On the second day of Narendra Modi’s first visit to China as Indian prime minister, the two countries have signed 24 agreements worth an estimated $10 billion, as they seek to invigorate a once distant relationship.

The accords, signed after Modi’s meeting in Beijing with his Chinese counterpart Li Keqiang, cover cooperation in areas including trade, railway development, education, tourism, broadcasting, science and space exploration. 

The accords are the latest sign of what officials in both countries have sought to portray as a new era in their bilateral relations, following decades of suspicion over border tensions, India’s links to the West and China’s close ties with India’s traditional rival Pakistan.

Modi himself is seen by some observers as having made an important difference. He encouraged Chinese investment in his home state of Gujarat as the chief minister there before becoming prime minister last year, and he is now keen to bring in Chinese investment and funding for the urban and transport development that he has promised to roll out across the country.

Beijing is also seen to be relatively favorably disposed to Modi, not least for his suggestions that India put more emphasis on its relationships with its Asian neighbors and less on ties with the West. For China, closer ties with Delhi are also a way of reminding the West, and Washington in particular, that Beijing is capable of building alliances around the world – something President Xi Jinping’s visit to Russia's VE Day anniversary celebrations last weekend also demonstrated.

The mood music on this visit has certainly been positive so far. Xi took the unusual step of meeting Modi in the western city of Xi’an, where he arrived on Thursday at the start of his visit. He accompanied the Indian leader to a pagoda famous as a symbol of links between the two countries’ Buddhist traditions, and later hosted him at a banquet.

Following their talks on Thursday, Xi stressed that the two countries’ relationship had “developed steadily," according to Chinese media, and called for enhanced “strategic cooperation" in future.

Modi responded that "India sees China as a great neighbor," and said he believed the relationship can be raised to a higher level.

The two sides clearly still have a ways to go. While they signed unprecedented investment accords worth some $20 billion last year, during Xi’s visit to India, China has grumbled that implementation of the accords has been slow – though there are hopes that Friday’s agreements may help to kickstart some of these projects, including a planned Chinese-built high speed rail line between Delhi and Chennai.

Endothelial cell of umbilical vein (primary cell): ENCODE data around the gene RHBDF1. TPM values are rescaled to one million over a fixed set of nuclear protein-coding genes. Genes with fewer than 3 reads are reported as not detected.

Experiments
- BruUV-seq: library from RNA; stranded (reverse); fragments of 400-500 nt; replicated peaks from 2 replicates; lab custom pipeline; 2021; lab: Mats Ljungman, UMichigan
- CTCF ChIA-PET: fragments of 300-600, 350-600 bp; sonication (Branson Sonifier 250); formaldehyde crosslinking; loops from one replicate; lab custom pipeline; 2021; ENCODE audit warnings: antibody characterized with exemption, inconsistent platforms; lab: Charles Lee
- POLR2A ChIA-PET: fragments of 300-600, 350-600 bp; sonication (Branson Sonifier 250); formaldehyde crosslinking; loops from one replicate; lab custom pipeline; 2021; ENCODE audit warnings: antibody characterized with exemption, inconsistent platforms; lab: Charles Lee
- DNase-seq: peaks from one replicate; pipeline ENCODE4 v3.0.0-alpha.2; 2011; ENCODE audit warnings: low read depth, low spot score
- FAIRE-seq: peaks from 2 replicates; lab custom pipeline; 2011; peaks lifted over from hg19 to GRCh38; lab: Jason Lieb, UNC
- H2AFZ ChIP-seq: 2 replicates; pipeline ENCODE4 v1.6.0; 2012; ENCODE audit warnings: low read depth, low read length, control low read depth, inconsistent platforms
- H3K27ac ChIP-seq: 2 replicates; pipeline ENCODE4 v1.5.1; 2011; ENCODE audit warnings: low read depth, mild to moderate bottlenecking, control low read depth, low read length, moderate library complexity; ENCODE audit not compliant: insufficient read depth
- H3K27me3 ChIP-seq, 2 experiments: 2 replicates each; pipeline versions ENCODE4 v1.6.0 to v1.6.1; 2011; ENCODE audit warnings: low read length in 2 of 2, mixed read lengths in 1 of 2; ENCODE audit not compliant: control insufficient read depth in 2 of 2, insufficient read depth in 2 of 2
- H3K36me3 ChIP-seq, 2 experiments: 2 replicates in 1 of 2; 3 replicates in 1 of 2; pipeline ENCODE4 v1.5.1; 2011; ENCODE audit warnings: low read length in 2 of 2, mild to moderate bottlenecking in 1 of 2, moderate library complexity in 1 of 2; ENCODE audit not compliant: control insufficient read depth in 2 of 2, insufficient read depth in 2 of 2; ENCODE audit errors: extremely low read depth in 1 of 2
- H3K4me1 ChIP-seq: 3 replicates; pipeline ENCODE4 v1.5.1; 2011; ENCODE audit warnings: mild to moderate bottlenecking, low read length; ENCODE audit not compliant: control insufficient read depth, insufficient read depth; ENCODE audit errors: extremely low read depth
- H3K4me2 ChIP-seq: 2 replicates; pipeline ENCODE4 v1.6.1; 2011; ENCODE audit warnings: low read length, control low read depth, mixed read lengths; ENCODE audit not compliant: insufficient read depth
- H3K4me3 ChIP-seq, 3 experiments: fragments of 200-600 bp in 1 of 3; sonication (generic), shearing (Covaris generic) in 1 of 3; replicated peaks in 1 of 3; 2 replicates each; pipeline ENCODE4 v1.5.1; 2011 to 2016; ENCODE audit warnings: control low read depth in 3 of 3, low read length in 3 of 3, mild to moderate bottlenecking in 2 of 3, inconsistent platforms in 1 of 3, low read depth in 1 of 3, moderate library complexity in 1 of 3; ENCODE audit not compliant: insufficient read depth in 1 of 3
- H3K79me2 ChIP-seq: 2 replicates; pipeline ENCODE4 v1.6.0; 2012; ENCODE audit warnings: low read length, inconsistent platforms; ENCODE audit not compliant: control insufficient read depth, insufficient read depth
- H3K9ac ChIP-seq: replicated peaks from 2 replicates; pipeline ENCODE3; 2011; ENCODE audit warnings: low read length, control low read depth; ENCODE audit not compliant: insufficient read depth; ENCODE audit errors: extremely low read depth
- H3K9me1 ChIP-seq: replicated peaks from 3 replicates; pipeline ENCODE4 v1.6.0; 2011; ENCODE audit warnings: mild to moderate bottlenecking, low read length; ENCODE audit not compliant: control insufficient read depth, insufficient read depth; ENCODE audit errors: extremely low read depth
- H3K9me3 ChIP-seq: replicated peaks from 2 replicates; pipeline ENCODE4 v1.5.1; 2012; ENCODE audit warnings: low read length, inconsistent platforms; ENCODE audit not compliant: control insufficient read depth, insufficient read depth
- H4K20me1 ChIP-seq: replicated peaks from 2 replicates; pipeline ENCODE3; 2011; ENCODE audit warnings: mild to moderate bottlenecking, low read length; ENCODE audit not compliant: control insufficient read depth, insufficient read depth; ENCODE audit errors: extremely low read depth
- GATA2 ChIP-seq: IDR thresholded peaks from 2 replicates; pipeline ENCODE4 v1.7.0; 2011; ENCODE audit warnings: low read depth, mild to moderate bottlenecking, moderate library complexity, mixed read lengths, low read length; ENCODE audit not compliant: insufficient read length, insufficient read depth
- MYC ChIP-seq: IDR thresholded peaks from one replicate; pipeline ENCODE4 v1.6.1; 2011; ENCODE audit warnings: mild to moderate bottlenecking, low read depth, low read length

Security tensions between the two sides are not so easily ironed out either – there was a tense standoff on the border last year, around the time of Xi’s visit to India. And a map shown on Chinese TV news as it reported Modi’s arrival this week carefully omitted disputed territory which India says is part of Arunachal Pradesh.

However, at present the two sides seem keen to downplay the issue.

Chinese media reported that during Thursday’s talks Xi said the two sides are “managing the border region well,” while Indian Foreign Secretary S. Jaishankar said that the focus was on “peace and tranquility on the border.”

And China’s Global Times newspaper, while saying that tensions still remained, and a “lack of mutual trust” still affected the relationship, was keen to emphasize that progress was being made. It suggested that “the Western elite doesn’t want to see India and China drawing closer to each other,” but said the two countries were showing that they could be pragmatic. It said it would be “hard for India and China to develop a strategic partnership," but it would “be dreadful for both sides to vie with each other.” And it added that “mainstream society in both nations is reaching a consensus that friendship should walk ahead of the resolution of border disputes.”

Modi himself certainly seemed enthused by his reception, with his aides tweeting his enthusiastic comments about the ‘beautiful temple’ he visited in Xi’an. And he is also reported to have pledged to link India's Act East strategy to China’s policy of expanding its economic influence west through the Silk Road Economic Belt belt policy, though some commentators see the two strategies as potentially conflicting.

Some Chinese experts appear to believe India has now shifted its attitude, and will no longer allow security concerns to restrict development of its relationship with Beijing to the same extent as in the past. Zhao Gancheng of the Shanghai Institutes for International Studies told the China Daily newspaper that India’s elite had now “reached a consensus that to achieve peaceful development, India has to handle the relationship with China well.”

One test of this new enthusiasm will be in the implementation of the agreements signed this week, however – and whether they herald the beginning of a further upgrading of ties, or represent a false dawn.